So, it turns out really can reinvent the wheel. Well, improve upon it, anyway.
Superpedestrian, a Boston start-up secured a round of funding ($2.1M) to bring the Copenhagen Wheel, to the masses.
Superpedestrian’s solution is to slip a motor into an existing analog product: the bicycle.
While the new wheel is still round, it has technology that makes it different from most normal bike wheels.
The Copenhagen Wheel replaces the rear wheel of a bicycle. It includes a motor powered by a built-in battery and sensors. When someone pedals with the new wheel in place, the bike uses sensors and an app on a smartphone to measure the amount of effort the rider is putting into each pedal. It then offers an additional boost when necessary.
One of the most interesting components of the new wheel is that the rider doesn’t need to tell the bike when help is necessary, the wheel just figures it out using the sensors and gives the bike a push.
“Riding on a flat surface, or up a hill, will feel exactly the same,” Mr. Biderman said.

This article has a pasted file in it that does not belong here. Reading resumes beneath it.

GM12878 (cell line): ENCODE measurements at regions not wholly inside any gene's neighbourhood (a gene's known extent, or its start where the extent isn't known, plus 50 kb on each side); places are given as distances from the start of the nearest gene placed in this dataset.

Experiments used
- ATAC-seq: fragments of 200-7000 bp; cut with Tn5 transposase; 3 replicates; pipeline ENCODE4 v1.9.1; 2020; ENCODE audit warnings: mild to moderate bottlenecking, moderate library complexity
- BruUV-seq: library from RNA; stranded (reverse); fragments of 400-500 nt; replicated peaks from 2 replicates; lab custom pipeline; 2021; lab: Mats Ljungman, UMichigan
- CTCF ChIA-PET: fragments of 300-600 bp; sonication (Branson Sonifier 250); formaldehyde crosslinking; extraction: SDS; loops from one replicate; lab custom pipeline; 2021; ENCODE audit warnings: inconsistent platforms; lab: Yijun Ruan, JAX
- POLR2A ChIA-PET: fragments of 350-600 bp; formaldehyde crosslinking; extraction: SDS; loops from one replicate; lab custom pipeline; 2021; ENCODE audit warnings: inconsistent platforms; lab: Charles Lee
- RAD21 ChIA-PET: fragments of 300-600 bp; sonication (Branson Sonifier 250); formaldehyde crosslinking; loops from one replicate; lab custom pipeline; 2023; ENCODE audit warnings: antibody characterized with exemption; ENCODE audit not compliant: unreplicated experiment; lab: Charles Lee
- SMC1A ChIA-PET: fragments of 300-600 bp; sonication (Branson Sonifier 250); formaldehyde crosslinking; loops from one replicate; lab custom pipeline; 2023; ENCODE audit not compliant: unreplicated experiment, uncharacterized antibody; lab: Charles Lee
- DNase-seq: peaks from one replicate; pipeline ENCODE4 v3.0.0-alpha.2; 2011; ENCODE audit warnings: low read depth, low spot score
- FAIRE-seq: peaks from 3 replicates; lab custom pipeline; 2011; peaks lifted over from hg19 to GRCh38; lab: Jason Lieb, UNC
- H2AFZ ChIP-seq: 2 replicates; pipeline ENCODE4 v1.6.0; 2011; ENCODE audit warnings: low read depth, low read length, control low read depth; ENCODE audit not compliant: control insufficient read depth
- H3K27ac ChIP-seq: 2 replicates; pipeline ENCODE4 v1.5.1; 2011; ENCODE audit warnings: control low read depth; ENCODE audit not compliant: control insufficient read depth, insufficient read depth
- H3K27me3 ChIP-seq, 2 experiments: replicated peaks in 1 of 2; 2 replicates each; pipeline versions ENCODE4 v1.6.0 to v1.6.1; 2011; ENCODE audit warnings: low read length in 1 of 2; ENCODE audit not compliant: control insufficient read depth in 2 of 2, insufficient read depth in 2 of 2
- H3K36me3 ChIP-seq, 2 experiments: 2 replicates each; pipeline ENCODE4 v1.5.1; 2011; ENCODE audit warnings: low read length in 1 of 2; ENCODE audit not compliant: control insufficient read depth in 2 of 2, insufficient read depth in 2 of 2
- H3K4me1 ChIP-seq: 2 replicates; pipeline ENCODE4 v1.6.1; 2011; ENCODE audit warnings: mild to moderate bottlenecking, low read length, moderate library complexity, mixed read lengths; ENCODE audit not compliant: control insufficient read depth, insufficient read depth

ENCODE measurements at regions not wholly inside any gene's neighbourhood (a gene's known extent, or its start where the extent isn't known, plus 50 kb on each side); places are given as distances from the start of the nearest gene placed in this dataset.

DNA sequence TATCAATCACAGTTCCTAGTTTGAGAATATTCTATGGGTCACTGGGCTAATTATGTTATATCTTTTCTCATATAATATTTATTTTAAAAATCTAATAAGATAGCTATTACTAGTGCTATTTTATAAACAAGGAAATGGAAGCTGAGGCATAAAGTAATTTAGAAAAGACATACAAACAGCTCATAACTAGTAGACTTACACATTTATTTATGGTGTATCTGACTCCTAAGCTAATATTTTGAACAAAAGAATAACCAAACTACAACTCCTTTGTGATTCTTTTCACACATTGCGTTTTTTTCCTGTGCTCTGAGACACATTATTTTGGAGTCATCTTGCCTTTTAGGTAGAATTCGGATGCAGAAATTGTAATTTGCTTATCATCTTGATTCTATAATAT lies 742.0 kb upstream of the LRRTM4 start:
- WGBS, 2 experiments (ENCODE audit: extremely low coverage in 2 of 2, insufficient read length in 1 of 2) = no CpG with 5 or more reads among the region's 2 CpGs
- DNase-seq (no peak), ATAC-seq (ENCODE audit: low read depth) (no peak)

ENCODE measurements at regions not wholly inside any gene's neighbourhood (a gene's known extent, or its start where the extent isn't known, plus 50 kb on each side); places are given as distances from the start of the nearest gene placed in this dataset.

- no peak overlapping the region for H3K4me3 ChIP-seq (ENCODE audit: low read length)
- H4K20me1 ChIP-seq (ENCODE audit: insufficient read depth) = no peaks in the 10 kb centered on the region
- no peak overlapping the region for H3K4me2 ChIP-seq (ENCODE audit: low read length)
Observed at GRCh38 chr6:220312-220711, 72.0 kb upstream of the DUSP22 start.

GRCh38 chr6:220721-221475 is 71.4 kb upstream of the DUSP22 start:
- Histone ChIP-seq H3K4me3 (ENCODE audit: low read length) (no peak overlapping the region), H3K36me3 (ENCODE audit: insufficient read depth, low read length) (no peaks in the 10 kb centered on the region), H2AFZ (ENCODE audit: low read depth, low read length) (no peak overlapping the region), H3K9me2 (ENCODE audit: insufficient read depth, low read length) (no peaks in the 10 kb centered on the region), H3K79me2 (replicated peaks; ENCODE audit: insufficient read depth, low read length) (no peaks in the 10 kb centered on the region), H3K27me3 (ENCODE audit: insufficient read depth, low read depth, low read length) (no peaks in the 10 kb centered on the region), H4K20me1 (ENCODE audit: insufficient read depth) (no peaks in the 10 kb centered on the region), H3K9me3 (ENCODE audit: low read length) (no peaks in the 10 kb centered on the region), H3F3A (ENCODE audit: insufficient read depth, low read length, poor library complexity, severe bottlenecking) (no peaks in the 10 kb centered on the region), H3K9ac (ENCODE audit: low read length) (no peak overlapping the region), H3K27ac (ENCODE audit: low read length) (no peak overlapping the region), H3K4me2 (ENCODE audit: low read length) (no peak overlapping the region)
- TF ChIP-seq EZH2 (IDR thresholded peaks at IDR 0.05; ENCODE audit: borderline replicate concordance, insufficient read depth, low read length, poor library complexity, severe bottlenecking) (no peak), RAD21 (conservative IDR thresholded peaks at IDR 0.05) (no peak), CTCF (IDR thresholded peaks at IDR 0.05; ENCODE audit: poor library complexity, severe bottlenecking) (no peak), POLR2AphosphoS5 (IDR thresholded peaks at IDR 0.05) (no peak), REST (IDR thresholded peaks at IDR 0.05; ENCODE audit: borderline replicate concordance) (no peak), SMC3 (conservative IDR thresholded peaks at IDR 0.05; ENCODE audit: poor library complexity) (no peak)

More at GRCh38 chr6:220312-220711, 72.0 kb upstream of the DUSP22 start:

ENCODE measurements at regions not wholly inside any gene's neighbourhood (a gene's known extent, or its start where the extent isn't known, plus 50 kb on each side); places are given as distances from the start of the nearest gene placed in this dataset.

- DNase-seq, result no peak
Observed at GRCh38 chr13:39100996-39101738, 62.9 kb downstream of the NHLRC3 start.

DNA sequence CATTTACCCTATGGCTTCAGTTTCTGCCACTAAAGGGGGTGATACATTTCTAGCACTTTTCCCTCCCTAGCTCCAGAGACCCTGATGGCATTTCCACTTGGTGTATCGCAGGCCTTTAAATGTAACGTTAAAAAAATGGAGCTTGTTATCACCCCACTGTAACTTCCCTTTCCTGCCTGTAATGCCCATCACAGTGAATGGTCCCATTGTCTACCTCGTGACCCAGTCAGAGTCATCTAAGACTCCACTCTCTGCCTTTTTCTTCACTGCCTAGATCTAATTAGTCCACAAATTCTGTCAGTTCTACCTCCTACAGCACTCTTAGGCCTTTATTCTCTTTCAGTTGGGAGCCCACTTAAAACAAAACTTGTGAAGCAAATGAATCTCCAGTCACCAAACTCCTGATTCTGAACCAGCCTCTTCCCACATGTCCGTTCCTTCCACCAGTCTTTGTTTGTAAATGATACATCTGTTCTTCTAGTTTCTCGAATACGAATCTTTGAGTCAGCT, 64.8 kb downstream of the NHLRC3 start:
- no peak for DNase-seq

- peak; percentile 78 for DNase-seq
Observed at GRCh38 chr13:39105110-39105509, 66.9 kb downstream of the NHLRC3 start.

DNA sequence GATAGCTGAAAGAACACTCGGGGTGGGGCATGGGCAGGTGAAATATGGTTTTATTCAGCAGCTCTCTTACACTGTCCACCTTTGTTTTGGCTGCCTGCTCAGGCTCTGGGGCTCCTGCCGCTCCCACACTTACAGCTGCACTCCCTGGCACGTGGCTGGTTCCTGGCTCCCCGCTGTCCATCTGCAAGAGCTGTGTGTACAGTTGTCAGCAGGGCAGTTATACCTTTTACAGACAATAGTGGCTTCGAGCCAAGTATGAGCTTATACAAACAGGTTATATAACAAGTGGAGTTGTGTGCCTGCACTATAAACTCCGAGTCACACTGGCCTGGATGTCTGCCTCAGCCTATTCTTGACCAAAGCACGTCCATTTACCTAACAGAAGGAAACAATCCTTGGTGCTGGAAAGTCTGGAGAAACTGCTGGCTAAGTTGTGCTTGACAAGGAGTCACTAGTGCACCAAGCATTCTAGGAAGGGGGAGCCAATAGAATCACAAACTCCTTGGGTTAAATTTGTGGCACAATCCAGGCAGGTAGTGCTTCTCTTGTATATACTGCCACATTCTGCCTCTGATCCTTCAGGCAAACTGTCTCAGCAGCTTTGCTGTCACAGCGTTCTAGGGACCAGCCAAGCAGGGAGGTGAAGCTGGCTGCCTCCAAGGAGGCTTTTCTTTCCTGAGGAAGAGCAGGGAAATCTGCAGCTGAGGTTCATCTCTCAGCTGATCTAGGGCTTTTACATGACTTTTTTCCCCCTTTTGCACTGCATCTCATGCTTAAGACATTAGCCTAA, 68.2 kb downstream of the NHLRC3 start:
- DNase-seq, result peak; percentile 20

The wheel doesn’t need to be charged or plugged in on a nightly basis, either. Instead, the wheel captures the energy from the brakes when a rider goes down hill and then stores that power in a high-capacity lithium battery. The motor also acts like a generator, creating power for later rides when the rider pedals in reverse.
The company said the wheel will last for 15 miles in each direction and will fit on most standard bicycles.
This could be good for urban bicycle riders or city bike swap programs. But I don’t see how this will take off with a majority of people. This doesn’t seem like the kind of thing that will entice people to start cycling even if cities would be more enjoyable with fewer automobiles in them.